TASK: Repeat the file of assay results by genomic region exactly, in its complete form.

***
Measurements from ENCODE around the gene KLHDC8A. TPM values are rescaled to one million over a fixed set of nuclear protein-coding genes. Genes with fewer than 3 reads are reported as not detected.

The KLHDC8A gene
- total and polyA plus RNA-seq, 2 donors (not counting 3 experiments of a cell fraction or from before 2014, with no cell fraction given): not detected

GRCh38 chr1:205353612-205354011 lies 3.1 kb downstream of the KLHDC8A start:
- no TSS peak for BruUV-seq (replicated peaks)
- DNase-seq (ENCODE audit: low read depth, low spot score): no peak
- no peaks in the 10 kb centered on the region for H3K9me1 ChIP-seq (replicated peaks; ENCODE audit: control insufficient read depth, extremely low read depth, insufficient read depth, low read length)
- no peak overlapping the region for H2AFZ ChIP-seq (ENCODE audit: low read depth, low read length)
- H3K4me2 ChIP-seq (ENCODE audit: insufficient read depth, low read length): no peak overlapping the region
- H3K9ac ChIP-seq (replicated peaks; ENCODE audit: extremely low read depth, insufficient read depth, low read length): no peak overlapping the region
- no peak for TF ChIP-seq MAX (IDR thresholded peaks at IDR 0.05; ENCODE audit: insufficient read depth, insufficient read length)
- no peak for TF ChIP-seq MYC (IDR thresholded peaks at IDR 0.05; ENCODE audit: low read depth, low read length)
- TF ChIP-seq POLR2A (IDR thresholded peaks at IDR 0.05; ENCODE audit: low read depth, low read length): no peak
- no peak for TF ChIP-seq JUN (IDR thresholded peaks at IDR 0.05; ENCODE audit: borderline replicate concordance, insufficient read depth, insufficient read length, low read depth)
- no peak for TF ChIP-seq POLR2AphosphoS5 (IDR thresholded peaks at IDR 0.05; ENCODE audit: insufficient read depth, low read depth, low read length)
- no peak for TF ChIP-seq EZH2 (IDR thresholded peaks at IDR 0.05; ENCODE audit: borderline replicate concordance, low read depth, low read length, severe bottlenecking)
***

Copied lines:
Measurements from ENCODE around the gene KLHDC8A. TPM values are rescaled to one million over a fixed set of nuclear protein-coding genes. Genes with fewer than 3 reads are reported as not detected.

The KLHDC8A gene
- total and polyA plus RNA-seq, 2 donors (not counting 3 experiments of a cell fraction or from before 2014, with no cell fraction given): not detected

GRCh38 chr1:205353612-205354011 lies 3.1 kb downstream of the KLHDC8A start:
- no TSS peak for BruUV-seq (replicated peaks)
- DNase-seq (ENCODE audit: low read depth, low spot score): no peak
- no peaks in the 10 kb centered on the region for H3K9me1 ChIP-seq (replicated peaks; ENCODE audit: control insufficient read depth, extremely low read depth, insufficient read depth, low read length)
- no peak overlapping the region for H2AFZ ChIP-seq (ENCODE audit: low read depth, low read length)
- H3K4me2 ChIP-seq (ENCODE audit: insufficient read depth, low read length): no peak overlapping the region
- H3K9ac ChIP-seq (replicated peaks; ENCODE audit: extremely low read depth, insufficient read depth, low read length): no peak overlapping the region
- no peak for TF ChIP-seq MAX (IDR thresholded peaks at IDR 0.05; ENCODE audit: insufficient read depth, insufficient read length)
- no peak for TF ChIP-seq MYC (IDR thresholded peaks at IDR 0.05; ENCODE audit: low read depth, low read length)
- TF ChIP-seq POLR2A (IDR thresholded peaks at IDR 0.05; ENCODE audit: low read depth, low read length): no peak
- no peak for TF ChIP-seq JUN (IDR thresholded peaks at IDR 0.05; ENCODE audit: borderline replicate concordance, insufficient read depth, insufficient read length, low read depth)
- no peak for TF ChIP-seq POLR2AphosphoS5 (IDR thresholded peaks at IDR 0.05; ENCODE audit: insufficient read depth, low read depth, low read length)
- no peak for TF ChIP-seq EZH2 (IDR thresholded peaks at IDR 0.05; ENCODE audit: borderline replicate concordance, low read depth, low read length, severe bottlenecking)